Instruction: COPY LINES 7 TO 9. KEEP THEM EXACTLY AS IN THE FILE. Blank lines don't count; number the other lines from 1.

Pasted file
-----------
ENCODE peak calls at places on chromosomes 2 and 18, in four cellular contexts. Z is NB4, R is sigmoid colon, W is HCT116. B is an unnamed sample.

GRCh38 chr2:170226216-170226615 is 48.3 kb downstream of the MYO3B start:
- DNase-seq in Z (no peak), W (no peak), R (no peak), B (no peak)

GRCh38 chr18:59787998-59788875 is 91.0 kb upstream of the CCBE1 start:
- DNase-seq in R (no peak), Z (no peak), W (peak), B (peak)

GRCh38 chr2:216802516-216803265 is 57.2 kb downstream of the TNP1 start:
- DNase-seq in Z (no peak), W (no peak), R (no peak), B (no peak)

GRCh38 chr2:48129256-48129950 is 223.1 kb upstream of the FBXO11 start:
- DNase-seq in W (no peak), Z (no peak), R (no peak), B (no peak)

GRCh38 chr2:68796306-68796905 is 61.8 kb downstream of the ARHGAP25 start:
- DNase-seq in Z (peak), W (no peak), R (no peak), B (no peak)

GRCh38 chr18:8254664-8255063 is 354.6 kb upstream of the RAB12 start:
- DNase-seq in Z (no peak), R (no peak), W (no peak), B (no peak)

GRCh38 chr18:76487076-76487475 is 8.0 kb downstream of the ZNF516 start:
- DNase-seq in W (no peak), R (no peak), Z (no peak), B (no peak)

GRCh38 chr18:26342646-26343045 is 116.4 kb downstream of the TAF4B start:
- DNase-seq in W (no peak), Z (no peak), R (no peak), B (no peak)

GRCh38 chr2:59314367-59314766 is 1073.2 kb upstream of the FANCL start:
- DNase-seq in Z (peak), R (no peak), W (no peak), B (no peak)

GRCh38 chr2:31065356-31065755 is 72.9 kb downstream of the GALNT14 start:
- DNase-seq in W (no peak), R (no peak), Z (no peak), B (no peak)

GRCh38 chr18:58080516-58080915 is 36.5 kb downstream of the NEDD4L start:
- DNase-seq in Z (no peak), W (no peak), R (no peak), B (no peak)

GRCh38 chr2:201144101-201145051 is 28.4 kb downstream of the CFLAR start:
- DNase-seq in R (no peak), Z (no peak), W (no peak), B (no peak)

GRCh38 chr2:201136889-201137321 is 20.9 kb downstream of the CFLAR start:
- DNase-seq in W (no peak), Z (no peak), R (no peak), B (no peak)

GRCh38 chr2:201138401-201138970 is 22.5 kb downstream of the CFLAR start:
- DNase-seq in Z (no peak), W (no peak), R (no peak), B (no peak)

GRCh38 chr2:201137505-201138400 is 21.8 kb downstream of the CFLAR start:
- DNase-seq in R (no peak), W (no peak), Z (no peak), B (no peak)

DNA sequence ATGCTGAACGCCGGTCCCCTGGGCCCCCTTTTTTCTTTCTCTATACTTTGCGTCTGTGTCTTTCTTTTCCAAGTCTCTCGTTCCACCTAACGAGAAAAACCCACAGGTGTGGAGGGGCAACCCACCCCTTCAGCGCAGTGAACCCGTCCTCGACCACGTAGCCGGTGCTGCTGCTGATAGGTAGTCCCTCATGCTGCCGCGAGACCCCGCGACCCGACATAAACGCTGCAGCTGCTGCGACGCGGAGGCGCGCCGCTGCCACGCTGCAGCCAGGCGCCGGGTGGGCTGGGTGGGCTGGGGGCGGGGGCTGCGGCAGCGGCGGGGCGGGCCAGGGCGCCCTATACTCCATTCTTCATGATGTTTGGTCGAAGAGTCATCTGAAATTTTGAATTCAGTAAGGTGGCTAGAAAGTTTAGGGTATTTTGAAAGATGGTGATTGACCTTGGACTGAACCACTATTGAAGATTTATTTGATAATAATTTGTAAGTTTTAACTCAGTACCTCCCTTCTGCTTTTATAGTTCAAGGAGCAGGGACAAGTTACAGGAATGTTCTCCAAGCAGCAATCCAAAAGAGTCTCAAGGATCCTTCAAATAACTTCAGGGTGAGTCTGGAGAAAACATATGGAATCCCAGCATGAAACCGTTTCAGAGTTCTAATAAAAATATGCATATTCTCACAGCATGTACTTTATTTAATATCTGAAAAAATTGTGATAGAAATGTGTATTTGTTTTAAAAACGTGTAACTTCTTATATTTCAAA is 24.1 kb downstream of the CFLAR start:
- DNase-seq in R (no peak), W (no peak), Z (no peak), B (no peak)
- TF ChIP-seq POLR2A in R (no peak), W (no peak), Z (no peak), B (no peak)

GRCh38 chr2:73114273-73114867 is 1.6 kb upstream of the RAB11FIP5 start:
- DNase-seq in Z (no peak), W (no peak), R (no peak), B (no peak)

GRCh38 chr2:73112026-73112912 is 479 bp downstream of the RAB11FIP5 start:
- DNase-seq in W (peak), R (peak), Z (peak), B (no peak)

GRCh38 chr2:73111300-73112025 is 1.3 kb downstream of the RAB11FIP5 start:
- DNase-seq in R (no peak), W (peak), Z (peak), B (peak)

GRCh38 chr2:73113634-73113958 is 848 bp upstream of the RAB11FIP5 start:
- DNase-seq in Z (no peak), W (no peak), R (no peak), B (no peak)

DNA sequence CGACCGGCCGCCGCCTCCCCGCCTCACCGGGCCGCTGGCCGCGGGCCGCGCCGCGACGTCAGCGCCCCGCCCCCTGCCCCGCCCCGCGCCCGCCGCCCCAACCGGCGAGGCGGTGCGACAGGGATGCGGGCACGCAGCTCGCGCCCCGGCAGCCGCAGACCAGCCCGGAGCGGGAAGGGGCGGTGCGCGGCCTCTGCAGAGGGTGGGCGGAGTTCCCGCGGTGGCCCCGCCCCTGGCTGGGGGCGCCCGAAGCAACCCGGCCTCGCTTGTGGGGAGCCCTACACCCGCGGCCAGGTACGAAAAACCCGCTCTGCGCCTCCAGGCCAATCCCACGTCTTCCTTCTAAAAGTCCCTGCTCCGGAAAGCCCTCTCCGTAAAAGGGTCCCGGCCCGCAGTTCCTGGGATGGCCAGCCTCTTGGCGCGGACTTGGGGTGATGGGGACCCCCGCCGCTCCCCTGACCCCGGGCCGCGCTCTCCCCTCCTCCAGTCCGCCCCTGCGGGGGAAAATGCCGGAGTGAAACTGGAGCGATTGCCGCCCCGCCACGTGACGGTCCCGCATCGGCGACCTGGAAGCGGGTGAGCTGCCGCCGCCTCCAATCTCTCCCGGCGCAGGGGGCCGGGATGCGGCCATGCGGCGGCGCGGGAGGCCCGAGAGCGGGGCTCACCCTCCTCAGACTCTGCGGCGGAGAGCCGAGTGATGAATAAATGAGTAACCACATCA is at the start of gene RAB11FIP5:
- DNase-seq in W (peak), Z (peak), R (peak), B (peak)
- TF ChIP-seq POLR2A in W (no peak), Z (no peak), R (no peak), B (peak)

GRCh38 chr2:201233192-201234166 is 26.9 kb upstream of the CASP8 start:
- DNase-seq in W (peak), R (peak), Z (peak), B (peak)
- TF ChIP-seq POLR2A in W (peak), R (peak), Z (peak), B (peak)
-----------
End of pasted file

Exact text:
- DNase-seq in Z (no peak), W (no peak), R (no peak), B (no peak)

GRCh38 chr2:48129256-48129950 is 223.1 kb upstream of the FBXO11 start:
- DNase-seq in W (no peak), Z (no peak), R (no peak), B (no peak)